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Bookshelf Nominations > Bookshelf Nominations: IN THE TROPICS

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message 1: by Ruby , Mistress of Chaos (new)

Ruby  Tombstone Lives! (rubytombstone) | 3260 comments Mod
Just was browsing the February GR newsletter, and saw Alexander McCall-Smith's list of Books Set In The Tropics: https://www.goodreads.com/interviews/...

I think we can do better than this list. I think we can build a better bookshelf.

It's a topic that's close to my heart for obvious reasons. When I moved up here to Townsville, I brought every book I could find with a tropical theme with me. I have to admit that I've ended up reading very few of them. Lord of the Flies was about as far as I got, and it wouldn't be my recommendation (though it might be someone else's).

Any suggestions for best books set in the tropics?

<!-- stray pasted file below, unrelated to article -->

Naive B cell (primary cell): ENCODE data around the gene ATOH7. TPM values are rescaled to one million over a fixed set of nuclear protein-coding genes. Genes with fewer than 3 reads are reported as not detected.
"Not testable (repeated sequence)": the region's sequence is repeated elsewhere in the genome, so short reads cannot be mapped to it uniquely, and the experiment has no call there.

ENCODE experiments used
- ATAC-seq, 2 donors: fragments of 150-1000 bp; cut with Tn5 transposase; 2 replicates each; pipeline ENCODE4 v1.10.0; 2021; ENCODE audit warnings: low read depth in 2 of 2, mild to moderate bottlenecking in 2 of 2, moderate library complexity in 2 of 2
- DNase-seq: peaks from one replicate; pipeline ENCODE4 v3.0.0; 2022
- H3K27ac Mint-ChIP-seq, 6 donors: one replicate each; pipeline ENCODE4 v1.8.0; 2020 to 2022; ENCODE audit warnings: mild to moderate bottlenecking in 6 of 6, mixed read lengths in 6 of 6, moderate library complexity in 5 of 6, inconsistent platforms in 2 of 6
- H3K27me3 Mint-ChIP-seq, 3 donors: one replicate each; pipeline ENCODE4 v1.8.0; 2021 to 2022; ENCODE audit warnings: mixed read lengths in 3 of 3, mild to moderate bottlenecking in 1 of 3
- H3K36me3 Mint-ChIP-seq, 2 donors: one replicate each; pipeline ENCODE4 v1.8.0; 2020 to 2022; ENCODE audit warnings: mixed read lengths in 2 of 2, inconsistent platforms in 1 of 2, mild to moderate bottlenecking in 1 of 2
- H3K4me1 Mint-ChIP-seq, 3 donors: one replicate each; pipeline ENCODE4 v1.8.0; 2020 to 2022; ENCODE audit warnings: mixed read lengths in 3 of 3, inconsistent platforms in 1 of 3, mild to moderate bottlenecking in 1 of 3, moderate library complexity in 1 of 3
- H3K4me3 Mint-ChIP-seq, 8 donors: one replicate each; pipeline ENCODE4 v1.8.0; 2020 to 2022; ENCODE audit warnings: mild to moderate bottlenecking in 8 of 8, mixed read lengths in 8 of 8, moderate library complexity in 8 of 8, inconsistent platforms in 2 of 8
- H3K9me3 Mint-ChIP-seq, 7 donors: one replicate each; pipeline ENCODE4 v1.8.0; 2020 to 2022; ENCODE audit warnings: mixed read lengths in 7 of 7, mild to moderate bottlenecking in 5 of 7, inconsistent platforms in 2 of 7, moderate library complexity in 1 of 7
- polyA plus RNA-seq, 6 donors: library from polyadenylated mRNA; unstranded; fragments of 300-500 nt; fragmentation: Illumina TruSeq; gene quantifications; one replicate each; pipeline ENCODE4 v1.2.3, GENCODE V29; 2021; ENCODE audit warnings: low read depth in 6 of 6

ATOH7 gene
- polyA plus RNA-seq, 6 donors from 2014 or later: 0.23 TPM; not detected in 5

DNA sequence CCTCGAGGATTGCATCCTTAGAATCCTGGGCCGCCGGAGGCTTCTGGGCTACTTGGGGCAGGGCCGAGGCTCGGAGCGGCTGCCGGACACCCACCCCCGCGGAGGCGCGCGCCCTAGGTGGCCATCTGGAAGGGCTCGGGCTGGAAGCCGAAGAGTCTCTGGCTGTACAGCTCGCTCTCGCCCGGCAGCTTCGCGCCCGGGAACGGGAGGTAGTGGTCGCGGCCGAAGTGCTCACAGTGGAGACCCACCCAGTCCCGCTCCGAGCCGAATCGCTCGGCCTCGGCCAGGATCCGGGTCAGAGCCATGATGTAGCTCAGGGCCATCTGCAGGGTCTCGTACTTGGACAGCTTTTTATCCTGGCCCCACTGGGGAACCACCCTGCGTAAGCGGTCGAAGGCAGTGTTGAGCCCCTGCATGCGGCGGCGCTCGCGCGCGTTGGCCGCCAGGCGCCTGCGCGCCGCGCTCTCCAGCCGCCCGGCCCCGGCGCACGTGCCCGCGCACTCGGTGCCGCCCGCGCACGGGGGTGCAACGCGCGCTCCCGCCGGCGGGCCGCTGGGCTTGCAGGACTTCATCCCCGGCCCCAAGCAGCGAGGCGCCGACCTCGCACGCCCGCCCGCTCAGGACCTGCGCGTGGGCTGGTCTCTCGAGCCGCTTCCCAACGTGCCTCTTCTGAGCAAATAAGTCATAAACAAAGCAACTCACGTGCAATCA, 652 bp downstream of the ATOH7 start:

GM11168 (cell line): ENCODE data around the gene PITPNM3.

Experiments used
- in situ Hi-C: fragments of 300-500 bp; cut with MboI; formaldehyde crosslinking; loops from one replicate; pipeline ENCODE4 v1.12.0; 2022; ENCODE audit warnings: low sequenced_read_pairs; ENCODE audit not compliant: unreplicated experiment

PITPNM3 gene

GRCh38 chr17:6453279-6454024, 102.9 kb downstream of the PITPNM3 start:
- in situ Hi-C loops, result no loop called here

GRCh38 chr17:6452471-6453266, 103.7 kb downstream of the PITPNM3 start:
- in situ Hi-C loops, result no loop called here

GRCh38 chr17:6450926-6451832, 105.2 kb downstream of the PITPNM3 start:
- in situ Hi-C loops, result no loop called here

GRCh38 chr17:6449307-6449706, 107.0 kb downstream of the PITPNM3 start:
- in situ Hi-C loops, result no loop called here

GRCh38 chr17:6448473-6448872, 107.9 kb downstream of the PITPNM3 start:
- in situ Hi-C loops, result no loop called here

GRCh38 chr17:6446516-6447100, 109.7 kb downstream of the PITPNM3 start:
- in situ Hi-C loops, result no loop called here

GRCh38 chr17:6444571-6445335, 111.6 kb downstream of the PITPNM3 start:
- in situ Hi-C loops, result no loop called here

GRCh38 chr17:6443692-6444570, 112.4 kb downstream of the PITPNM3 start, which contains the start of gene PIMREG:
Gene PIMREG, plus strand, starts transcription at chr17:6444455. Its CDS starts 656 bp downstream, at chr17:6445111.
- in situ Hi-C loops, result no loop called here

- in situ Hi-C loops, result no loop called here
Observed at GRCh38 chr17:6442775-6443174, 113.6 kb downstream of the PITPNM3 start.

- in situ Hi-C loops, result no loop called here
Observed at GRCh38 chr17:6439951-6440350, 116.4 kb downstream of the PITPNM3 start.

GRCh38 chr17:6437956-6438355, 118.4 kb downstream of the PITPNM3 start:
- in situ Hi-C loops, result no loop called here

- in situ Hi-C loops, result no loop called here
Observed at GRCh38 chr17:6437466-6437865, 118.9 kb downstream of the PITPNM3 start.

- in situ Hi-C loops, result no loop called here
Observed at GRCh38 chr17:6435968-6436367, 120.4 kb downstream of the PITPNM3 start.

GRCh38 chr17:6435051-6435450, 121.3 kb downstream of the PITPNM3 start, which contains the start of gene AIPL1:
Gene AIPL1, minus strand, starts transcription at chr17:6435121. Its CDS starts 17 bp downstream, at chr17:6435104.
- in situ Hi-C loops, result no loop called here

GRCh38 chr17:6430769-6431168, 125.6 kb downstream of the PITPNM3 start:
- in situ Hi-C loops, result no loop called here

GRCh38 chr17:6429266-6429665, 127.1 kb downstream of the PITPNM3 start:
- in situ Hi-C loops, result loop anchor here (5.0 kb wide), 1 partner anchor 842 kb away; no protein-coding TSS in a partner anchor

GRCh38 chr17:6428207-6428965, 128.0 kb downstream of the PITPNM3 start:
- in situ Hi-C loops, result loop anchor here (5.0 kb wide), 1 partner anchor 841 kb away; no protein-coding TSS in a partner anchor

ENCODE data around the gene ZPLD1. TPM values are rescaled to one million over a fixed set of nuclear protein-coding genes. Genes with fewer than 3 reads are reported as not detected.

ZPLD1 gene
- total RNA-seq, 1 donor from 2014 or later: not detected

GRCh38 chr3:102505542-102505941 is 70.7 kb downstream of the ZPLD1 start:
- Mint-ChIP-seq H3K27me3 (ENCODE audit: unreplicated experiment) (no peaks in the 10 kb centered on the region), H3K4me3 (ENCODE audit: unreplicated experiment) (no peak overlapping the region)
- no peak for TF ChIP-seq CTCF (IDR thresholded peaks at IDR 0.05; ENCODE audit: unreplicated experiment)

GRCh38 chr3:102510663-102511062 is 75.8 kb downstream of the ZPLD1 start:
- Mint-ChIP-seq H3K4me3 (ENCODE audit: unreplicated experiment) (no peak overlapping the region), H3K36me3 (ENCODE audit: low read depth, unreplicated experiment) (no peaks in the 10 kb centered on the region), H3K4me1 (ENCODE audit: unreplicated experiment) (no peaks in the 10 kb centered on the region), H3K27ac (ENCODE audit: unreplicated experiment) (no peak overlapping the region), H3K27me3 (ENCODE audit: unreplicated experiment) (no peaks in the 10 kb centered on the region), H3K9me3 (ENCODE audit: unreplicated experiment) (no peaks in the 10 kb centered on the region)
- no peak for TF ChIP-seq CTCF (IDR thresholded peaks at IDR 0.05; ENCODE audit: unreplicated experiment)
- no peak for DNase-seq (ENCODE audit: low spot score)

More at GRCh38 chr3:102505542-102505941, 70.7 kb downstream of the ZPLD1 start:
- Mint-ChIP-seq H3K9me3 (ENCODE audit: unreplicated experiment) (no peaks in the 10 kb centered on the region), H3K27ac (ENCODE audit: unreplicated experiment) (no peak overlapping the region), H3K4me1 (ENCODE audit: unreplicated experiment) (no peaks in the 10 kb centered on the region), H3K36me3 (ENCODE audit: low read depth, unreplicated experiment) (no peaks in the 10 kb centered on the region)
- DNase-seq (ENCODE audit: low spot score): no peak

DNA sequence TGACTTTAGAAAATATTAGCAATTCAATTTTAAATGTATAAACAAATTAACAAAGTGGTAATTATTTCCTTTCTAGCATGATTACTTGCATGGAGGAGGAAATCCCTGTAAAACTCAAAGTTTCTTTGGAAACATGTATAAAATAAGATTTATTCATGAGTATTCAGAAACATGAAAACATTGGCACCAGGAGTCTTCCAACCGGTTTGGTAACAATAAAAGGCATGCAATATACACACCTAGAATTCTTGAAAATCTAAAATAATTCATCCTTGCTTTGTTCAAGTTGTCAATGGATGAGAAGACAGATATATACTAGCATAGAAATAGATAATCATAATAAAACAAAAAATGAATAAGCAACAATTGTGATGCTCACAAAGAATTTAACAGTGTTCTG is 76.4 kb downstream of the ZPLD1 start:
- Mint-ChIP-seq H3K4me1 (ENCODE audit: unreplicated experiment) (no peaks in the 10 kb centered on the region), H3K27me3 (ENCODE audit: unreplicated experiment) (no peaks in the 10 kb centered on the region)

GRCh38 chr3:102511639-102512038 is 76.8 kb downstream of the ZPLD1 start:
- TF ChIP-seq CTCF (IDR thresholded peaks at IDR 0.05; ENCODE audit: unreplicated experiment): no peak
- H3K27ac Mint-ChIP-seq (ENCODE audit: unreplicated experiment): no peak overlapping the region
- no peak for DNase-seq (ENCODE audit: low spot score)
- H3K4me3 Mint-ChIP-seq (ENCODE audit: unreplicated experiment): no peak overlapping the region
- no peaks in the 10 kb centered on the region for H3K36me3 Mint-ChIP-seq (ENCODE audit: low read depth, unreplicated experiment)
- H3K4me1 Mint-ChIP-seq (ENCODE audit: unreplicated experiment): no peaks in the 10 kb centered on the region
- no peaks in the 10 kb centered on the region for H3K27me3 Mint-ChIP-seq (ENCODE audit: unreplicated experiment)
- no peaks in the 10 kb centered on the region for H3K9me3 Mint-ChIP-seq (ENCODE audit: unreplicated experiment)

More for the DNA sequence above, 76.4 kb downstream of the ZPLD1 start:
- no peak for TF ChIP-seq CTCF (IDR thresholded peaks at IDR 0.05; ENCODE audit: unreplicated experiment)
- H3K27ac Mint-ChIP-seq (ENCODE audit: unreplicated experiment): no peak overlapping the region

I think we'll assume The Comedians is a given.


message 2: by Mari (new)

Mari (silvicultrix) Some suggestions, on the assumptions that a) the tropics is defined as more or less the region between the Tropic of Capricorn and the Tropic of Cancer, and b) it's ok if the book is set at least in part in this region:

Amitav Ghosh's The Hungry Tide, set in the Sundarbans (Bengal)

John le Carré's The Constant Gardener, set in part in part in Kenya, (and, of course, The Tailor of Panama)

Barbara Kingsolver's The Lacuna, set in part in Mexico

And if poetry is ok too:
David Dabydeen's amazing Turner: New and Selected Poems, with a Middle Passage setting

Derek Walcott's Omeros, set in part on St. Lucia

This is a very broad category though, and many of the classics set in India, Africa and Latin America would also fit the bill.


message 3: by Mari (last edited Feb 11, 2014 08:03AM) (new)

Mari (silvicultrix) And of course Kingsolver's The Poisonwood Bible (set in the Congo) has to be on this list too!


message 4: by CD (new)

CD  | 121 comments Graham Greene in Our Man in Havana produces a story that many prefer to The Comedians.

The Year of Living Dangerously is one of my favorites and is set in Indonesia. Politics, heat, love, hate, prejudice, death, and gin. What else do you need??